With less than half the season left to play, there is still plenty of time to make big surge in your league standings. That means there is also plenty of time to throw away a lead that you have worked so hard to build. The second half is a different animal, dealing with the trade deadline, September call-ups, and decreasingly vigilant fantasy managers. Above all else, KEEP CHECKING YOUR TEAM!
These updated rankings should be a good refresher for anyone in any format league. The criteria for these rankings are a bit different than in the past, but they generally apply to any scoring or league type. The specific format they are based on is a 6x6 rotisserie league, with OBP, SLG, HR, RBI, R, NSB for batters and ERA, WHIP, IP, K, QS, SVHD for pitchers. There will be a more in depth article on why I believe this is the best format. The biggest differences are OBP and SLG instead of BAA, NSB (SB - CS) instead of SB, QS instead of W, and SVHD (SV + HD) instead of SV. Position eligibility is based on the ESPN standard. Certain players benefit from certain scoring types, so consider how differences in your league affect these rankings (For example, leagues without HD should generally not own non-closer RPs).
Here’s a brief overview of some notable players. If you want more in depth analysis on any specific players or have any other questions, let me know on twitter, instagram, or facebook @beattheshiftBP (u/beattheshiftBP on reddit)
Fernando Tatis Jr. (#4 SS, #18 overall)
Tatis is here, and in half a season I think he’s answered any questions we had about him entering the season. 55 games in, the 20 year old has a slashline of 327/393/620 with 14HR and 13SB. Even baking in some regression from a .419 BABIP and 29.8% HR/FB, he’s still on a 30HR 30SB pace for a full season and his pure hitting ability and speed suggest he can sustain a high BABIP. I believe he will be a first round pick for many years to come.
Yordan Alvarez (#12 OF, #32 overall)
This is the second aggressively ranked rookie on the list, but it’s for similar reasons as Tatis. I do not expect him to maintain a .400 BABIP and 31.8% HR/FB, but if anyone can its this 6’5” 225lb 22 year old monster. Hits in the middle of one of the best lineups in baseball, has an 11% walk rate consistent with his minor league numbers, and has power that can dwarf any ballpark. Similar to Tatis, minus the speed, this guy will stay at the top for a long time.
Shane Bieber (#9 SP, #39 overall)
Technically a break from rookies on this list, this 24 year old sophomore’s performance is better than anyone could have hoped. His 31.5% strikeout rate and 5.1% walk rate are among the best and his improved velocity and command are responsible. If anything, his ERA should be even better than the 3.45 he currently holds. The All Star Game MVP has an exciting future as a potential ace of an already stacked Indians rotation. Insert obligatory Justin Bieber song reference here.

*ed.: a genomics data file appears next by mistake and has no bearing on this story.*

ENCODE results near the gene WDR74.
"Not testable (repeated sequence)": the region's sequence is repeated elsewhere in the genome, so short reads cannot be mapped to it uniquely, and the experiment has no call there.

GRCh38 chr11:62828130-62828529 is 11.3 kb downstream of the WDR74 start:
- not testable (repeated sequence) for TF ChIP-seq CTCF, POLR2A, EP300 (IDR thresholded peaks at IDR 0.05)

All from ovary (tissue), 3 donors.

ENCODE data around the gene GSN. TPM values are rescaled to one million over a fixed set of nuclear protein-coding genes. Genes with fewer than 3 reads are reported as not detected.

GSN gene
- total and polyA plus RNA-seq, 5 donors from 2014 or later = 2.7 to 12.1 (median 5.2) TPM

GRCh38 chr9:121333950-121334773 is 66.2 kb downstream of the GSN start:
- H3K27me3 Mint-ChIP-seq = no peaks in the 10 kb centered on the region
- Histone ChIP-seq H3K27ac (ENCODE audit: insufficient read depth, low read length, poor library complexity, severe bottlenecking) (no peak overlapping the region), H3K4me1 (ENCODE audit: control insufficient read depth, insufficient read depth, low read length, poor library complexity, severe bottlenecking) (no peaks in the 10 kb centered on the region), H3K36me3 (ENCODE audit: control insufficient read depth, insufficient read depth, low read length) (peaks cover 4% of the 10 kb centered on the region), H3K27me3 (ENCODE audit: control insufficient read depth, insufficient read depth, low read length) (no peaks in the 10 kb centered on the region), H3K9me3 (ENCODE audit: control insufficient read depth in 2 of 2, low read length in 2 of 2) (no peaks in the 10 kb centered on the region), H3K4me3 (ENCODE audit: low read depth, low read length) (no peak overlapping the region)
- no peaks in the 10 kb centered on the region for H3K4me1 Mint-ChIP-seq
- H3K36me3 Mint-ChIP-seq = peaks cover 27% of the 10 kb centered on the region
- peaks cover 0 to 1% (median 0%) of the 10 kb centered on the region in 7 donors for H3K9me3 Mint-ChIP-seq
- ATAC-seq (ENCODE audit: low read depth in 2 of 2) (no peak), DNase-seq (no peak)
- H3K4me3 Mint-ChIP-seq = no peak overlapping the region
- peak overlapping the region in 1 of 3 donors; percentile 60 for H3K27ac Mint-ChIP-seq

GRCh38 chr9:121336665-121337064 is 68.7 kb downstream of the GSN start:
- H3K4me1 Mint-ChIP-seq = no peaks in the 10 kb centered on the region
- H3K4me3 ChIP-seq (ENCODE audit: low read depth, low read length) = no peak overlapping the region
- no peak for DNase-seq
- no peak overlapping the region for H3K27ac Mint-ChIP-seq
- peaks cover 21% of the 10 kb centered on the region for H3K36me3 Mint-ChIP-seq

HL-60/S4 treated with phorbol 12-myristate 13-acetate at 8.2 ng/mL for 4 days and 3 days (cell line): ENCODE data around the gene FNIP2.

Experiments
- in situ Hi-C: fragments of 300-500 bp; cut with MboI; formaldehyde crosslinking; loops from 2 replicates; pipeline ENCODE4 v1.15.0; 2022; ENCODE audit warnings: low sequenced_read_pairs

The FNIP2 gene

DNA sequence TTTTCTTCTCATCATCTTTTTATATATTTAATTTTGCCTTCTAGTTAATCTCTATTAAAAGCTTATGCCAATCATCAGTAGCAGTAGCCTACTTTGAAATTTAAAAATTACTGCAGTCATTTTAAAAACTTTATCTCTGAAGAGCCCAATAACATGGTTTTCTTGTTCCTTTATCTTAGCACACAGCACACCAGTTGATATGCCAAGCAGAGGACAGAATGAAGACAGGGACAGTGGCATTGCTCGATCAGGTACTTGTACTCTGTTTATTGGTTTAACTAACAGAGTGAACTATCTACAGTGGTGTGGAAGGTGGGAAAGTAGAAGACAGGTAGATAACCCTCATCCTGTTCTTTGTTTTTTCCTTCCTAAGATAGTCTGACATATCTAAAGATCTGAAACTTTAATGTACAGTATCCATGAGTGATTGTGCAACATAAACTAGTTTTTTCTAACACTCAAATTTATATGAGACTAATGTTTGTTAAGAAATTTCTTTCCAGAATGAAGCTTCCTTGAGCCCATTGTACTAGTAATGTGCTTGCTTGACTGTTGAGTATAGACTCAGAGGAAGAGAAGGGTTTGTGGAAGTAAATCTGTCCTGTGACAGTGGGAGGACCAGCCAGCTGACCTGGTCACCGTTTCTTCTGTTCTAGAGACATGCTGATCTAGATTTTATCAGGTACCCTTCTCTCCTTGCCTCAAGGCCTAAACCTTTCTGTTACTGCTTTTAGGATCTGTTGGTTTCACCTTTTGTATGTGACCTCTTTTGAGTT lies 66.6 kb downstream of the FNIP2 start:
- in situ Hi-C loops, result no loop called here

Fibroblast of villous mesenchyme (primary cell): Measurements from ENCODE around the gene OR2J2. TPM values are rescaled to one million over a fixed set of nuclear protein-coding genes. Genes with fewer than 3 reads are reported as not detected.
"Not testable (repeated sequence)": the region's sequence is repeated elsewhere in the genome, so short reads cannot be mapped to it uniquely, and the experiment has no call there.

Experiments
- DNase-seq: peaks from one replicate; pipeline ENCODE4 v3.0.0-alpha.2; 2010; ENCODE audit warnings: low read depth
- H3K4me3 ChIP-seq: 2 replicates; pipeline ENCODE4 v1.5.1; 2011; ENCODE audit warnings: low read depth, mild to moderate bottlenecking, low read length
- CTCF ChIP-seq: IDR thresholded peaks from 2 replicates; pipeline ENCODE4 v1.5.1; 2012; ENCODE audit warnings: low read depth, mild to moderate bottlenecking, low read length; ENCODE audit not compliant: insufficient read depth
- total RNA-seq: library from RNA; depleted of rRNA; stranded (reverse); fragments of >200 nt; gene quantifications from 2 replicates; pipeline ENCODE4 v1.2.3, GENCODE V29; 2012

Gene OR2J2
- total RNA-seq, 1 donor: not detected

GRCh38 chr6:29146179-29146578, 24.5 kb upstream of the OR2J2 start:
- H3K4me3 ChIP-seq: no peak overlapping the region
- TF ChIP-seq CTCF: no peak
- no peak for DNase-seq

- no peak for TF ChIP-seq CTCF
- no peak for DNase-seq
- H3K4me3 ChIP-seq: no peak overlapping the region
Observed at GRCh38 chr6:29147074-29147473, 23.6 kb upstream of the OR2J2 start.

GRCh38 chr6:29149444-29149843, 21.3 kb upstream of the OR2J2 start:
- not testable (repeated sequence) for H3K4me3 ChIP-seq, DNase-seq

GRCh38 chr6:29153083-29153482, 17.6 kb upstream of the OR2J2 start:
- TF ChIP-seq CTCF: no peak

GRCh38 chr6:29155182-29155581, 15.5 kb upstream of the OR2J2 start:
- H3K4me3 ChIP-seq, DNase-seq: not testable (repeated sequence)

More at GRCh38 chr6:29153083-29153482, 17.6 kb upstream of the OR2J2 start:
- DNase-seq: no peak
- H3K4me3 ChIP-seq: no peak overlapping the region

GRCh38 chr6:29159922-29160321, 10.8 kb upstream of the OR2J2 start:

Whit Merrifield (#7 2B, #18 OF, #62 overall)
This established fantasy stud is one example of a player who ranks worse on this particular list than in most leagues. The biggest reason is that the usually impressive batting average is not directly factored and his OBP is fairly pedestrian. He is also one of the few high end SB sources, but he’s actually only accumulated 6 NSB (13SB - 7CS). In a traditional roto format, he’s in the top 3-4 rounds for sure. But in any points leagues or more advanced categories leagues, he’s just pretty good.
Dansby Swanson (#16 SS, #99 overall)
One of the most underappreciated storylines in baseball is the emergence of the former #1 overall draft pick Dansby Swanson. The 25 year old has notched 17 HR at the All Star break, which is already 3 more than his previous highest 14 HR last season. What’s most impressive is that he’s made this leap without sacrificing his plate discipline. He hits second for the Braves every day, steals some bases, and now possesses 30 HR power.
Taylor Rogers (#12 RP, #113 overall)
Another undervalued player in most leagues is Taylor Rogers, or as I like to call him, Josh Hader lite. He has taken over the closer role for the Twins, if you didn’t already know, and he still throws multiple innings out of the pen. He has a 31.9% strikeout rate and 4.4% walk rate to go along with 21 SVHD (12 SV + 9 HD). Even if the Twins acquire another closer at the break, Rogers will provide high quality innings and still rack up the holds at the very least.
Brendan McKay (#53 SP, #180 overall)
Starting pitcher has been one of the worst and most difficult positions to rank this season. By this point, you are already dealing with shakey guys like Robbie Ray and Marcus Stroman, so you might as well take the hard throwing lefty Rays prospect because they seem to have a pretty high success rate. McKay has had very good minor league numbers this season and, as an added bonus, he’ll probably take some at bats at DH. Don’t expect much from the bat, but a 2-way player is a 2-way player.
Zac Gallen (#65 SP, #237 overall)
Very similar to McKay, but he is especially relevant since the Marlins announced he will stay in the rotation to start the second half. Nice and clean AAA numbers this season and he pitches in a very pitcher friendly home park. Look for plenty of quality starts from Gallen, but have caution with him if your league uses wins because the Marlins are… well you know.
Chance Sisco (#15 C, #261 overall)
Catcher is the worst position in baseball and we are well past the must start tier, but I wanted to include 30 catchers in my top 300 for the niche 2 catcher league crowd. Sisco has a Chance to become a top catcher though and has flown under the radar so far with a .394 OBP and .667 SLG this season. He could be a real difference maker seeing his playing time increase and recent hot streak. It’s not impossible that the former top catching prospect has figured things out.